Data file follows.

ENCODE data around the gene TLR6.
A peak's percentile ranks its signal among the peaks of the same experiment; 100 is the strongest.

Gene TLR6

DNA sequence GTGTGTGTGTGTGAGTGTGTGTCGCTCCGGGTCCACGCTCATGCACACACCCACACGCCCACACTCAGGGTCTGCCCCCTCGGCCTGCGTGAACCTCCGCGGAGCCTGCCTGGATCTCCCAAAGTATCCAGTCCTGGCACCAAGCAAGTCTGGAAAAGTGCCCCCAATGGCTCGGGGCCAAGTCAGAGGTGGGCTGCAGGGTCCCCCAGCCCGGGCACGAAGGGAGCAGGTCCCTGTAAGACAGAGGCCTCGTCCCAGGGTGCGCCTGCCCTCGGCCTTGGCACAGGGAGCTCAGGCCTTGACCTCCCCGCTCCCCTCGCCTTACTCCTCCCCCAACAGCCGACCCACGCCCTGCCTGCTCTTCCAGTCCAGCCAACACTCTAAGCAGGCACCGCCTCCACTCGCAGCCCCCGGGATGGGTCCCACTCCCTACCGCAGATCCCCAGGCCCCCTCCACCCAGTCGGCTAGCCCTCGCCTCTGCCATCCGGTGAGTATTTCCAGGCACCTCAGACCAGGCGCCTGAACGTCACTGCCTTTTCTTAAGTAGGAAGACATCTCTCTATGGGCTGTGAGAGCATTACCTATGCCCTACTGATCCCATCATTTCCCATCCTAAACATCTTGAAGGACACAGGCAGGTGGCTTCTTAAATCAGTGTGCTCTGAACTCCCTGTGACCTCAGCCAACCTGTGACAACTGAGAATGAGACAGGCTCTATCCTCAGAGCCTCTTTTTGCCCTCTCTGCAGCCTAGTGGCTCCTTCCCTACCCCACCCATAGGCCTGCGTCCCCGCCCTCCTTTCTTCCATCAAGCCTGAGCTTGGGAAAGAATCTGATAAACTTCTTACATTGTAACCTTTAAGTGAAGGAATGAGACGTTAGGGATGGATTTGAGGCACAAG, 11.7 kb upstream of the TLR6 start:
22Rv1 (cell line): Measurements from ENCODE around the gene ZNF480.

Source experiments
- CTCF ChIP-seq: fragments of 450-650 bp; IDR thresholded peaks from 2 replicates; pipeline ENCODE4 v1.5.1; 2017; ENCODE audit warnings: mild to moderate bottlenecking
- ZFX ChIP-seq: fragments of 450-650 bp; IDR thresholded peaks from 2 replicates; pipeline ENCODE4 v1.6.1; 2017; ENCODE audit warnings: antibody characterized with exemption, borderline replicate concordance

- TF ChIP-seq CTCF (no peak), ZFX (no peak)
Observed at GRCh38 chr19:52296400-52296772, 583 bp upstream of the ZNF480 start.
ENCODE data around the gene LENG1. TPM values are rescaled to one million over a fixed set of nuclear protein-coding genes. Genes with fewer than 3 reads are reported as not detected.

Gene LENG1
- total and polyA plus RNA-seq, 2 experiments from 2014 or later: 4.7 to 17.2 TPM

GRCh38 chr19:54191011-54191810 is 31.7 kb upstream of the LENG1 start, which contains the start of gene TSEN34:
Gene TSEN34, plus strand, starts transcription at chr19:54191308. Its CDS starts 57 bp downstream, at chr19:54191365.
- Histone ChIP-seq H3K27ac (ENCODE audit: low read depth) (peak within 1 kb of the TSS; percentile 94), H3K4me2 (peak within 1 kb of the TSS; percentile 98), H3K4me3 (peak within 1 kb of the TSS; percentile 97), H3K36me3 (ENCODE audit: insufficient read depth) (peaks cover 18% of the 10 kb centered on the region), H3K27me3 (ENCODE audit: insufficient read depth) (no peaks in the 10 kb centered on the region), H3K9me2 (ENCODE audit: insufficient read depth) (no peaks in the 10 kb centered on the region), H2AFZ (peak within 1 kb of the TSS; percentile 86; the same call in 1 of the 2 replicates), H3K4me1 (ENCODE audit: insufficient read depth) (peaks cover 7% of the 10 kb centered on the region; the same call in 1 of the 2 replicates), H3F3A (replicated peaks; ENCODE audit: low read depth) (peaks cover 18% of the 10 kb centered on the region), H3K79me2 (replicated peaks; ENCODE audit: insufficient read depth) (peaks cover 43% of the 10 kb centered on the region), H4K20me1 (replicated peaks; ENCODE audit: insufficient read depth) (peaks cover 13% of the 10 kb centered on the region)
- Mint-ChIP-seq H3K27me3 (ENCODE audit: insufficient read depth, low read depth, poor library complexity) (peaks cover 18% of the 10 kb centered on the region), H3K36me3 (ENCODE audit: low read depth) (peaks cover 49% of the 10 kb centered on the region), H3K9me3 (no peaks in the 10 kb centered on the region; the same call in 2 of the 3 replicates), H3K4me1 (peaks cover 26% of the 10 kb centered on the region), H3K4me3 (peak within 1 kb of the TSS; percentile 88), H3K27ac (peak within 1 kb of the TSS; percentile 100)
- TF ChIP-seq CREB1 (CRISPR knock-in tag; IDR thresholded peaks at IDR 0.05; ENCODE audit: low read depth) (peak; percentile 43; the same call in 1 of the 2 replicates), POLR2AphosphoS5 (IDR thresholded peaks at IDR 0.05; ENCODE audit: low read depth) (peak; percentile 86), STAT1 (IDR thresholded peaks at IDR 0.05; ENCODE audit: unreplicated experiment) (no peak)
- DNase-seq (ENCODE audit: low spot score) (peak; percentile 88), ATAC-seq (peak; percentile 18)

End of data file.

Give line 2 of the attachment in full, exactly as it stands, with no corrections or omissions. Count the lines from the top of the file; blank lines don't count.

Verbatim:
A peak's percentile ranks its signal among the peaks of the same experiment; 100 is the strongest.